$$x_n(t) = \sum_{k=-\frac{N}{2}}^{-1} (A+Bj)_k e^{\frac{j2\pi kf_st}{N}} + \sum_{k=1}^{\frac{N}{2}-1} (A+Bj)_k e^{\frac{j2\pi kf_st}{N}}$$

Compute $x_0(t)$:

$$x_0(t) = \sum_{k=-\frac{N}{2}}^{-1} (A+Bj)_k e^{\frac{j2\pi kf_st}{N}} + \sum_{k=1}^{\frac{N}{2}-1} (A+Bj)_k e^{\frac{j2\pi kf_st}{N}}$$

Where $n$ is the time sample number, $t$ is the sampling point $\frac{n}{f_s}$, $N$ above the summation is the number of subcarriers, $N$ denominator of the fraction is the total number of time domain samples (they don't have to be equal), $(A+Bj)_k$ is complex constellation point $X_k$ at the $k_{th}$ frequency bin and $f_s$ is the sampling frequency.

Now, the frequency of each subcarrier about 0 is going to be given by multiplying $k$ by $\frac{1}{T}$ (the frequency granularity of the 64 point IFFT in a 20MHz channel). The subcarrier frequency $\frac{kf_s}{N}$ in the equation is the same thing as $\frac{k}{T}$ because sampling frequency*sample period = number of samples, hence sampling frequency / number of samples = 1 / sample period. ($\frac{f_s}{N}$ = $\frac{1}{T}$). From this we also realise that $t = \frac{n}{f_s} = \frac{Tn}{N}$ and hence the $n_{th}$ granularity of the symbol period aka the $n_{th}$ sample. We also observe that $\frac{n}{N} = \frac{t}{T}$ where $N$ here is the total number of time domain samples.

Simplify: $$x_0(\frac{n}{f_s}) = \sum_{k=-\frac{N}{2}}^{-1} X_k e^{\frac{j2\pi k*0}{N}} + \sum_{k=1}^{\frac{N}{2}-1} X_k e^{\frac{j2\pi k*0}{N}}$$

$$ \small = \sum_{k=-\frac{N}{2}}^{-1} X_k ( sin (\frac{2\pi k*0}{N}) + j cos (\frac{2\pi k*0}{N})) + \sum_{k=1}^{\frac{N}{2}-1} X_k ( sin (\frac{2\pi k*0}{N}) + j cos (\frac{2\pi k*0}{N})) $$

Which will equal a complex value $(C+Dj)$, hence $x_0(t) = (C+Dj)$ and we have our first sample mapping from the frequency to the time domain. For $x_1(t)$, n = 1, naturally.

After the set of complex samples has been ascertained, the DC and guard bands are added, I assume $(0,0j)$ values. The sample is upconverted with a carrier sinusoid with frequency of the channel, i.e. 2.412MHz for channel 1, meaning the final real sample, $x_n(\frac{n}{f_s})$, is:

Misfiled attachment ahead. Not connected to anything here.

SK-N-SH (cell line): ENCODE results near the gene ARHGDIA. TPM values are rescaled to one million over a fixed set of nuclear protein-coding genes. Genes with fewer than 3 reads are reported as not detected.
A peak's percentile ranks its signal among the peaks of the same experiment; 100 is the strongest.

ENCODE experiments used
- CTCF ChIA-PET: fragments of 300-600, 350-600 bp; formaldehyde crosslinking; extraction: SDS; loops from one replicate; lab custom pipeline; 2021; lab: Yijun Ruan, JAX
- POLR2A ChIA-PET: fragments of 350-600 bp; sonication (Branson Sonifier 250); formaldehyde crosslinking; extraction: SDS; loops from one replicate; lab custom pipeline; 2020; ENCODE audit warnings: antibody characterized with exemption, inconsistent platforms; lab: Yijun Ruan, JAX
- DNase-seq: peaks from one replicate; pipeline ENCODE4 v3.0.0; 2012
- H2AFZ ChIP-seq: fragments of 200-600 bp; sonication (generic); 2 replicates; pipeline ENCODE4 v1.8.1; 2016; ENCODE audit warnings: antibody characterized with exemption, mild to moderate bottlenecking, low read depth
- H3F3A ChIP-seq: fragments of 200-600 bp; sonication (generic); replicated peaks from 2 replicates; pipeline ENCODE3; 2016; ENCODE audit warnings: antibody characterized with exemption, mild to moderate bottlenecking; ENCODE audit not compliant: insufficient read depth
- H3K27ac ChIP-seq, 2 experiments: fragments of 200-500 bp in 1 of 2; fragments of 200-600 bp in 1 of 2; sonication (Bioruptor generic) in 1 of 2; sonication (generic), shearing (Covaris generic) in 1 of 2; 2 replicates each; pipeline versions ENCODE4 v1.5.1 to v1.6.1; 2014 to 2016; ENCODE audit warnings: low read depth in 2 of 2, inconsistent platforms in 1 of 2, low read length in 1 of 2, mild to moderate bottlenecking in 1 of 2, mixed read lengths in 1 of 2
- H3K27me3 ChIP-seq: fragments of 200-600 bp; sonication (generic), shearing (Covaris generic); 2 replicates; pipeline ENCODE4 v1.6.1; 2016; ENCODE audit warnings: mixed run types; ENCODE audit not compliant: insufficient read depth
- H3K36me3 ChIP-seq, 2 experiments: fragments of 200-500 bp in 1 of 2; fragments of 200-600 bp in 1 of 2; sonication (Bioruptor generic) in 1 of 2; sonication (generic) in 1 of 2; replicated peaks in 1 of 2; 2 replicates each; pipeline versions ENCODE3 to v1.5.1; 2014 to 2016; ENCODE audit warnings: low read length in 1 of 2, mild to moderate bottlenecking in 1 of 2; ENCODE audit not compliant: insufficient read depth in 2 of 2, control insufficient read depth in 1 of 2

$$x_n(\frac{n}{f_s}) = Re \Bigg\{ p(\frac{n}{f_s}) e^{\frac{j2\pi f_c n}{f_s}} \Bigg[ \sum_{k=-\frac{N}{2}}^{-1} X_k e^{\frac{j2\pi kn}{N}} + \sum_{k=1}^{\frac{N}{2}-1} X_k e^{\frac{j2\pi kn}{N}} \Bigg] \Bigg\}$$

Where $e^{\frac{j2\pi f_c n}{f_s}}$ is a sinusoid at the carrier frequency sampled at $\frac{n}{f_s}$ time and $p(t)$ is the is the pulse-shaping function that gives the frequency domaim a sinc shape. The samples are clocked out at 20 Msps to create a 3.2 µs (20Msps/64) duration OFDM waveform. (Sample frequency = number of samples in the symbol duration = $\frac{N}{T} = \frac{64}{3.2µs}$ = 20MHz = $2f_{max}$ (which is 10MHz as the spectrum is about 0), Nyquist). To complete the OFDM symbol, a 0.8 µs duration Guard Interval (GI) / Cyclic prefix is then added to the beginning of the OFDM waveform (+16 samples), to eliminate ISI. This produces an OFDM symbol with a time duration of 4µs in length, (3.2 µs + 0.8 µs). This then goes through a DAC and it is then modulated with the carrier sinusoid as stated above. The imaginary part is also clocked out at 20MHz I'd assume at the same time, it goes through a separate DAC and is modulated by the same carrier but 90 degree phase-shifted which will be a cos wave due to periodicity at exactly the same frequency. These signals are then combined additively and transmitted.

Please do correct me if anyone has anything to add.

It is also worth noting that on the other end when it does an FFT on the time samples at a certain frequency it will produce a complex number which is then correlated to the closest point on the constellation.